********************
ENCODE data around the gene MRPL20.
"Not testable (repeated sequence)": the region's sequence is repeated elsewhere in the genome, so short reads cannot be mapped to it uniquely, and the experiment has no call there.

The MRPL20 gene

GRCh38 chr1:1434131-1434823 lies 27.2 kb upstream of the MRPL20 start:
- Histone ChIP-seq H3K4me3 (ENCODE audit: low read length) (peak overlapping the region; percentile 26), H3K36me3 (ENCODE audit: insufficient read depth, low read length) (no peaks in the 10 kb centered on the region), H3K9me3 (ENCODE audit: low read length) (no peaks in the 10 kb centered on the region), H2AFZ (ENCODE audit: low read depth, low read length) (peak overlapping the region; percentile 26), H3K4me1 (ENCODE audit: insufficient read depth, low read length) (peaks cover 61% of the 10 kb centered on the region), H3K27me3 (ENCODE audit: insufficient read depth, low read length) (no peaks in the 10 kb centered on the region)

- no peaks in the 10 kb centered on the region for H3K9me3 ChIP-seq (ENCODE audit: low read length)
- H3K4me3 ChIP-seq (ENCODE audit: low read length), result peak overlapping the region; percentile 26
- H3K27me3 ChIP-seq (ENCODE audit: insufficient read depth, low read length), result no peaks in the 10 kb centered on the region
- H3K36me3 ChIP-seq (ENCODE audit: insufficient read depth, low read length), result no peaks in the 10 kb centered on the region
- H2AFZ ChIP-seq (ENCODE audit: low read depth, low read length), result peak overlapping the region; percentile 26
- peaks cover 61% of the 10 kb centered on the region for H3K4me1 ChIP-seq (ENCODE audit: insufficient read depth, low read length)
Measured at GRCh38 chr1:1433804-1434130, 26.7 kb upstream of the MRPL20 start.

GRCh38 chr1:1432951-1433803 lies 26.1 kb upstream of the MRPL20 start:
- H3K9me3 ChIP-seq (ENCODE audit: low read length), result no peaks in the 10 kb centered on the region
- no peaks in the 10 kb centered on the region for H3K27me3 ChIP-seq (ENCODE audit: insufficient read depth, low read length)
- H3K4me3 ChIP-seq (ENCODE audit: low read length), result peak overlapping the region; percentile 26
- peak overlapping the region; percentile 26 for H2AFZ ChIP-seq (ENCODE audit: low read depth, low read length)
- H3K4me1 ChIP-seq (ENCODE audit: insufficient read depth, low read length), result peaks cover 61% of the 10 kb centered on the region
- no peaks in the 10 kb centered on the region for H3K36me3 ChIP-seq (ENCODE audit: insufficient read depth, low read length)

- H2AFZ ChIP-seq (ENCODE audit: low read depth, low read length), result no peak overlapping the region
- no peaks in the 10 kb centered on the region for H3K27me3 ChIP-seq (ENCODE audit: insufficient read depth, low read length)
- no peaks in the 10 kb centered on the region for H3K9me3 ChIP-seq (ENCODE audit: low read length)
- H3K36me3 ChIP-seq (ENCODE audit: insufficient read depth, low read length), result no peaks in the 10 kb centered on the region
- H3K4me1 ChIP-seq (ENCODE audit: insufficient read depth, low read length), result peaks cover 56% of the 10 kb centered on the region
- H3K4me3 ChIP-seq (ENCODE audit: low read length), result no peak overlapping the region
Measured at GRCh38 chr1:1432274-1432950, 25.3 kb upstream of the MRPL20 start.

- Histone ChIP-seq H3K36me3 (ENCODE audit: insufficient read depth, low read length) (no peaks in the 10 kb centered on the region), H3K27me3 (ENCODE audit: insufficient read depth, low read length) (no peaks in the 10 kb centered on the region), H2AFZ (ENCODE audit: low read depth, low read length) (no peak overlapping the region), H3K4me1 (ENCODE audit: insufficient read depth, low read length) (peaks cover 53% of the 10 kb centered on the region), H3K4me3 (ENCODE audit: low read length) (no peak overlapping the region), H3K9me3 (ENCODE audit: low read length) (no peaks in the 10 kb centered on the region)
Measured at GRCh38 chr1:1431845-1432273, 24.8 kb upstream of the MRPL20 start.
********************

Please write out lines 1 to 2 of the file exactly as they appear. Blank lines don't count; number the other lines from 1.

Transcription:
ENCODE data around the gene MRPL20.
"Not testable (repeated sequence)": the region's sequence is repeated elsewhere in the genome, so short reads cannot be mapped to it uniquely, and the experiment has no call there.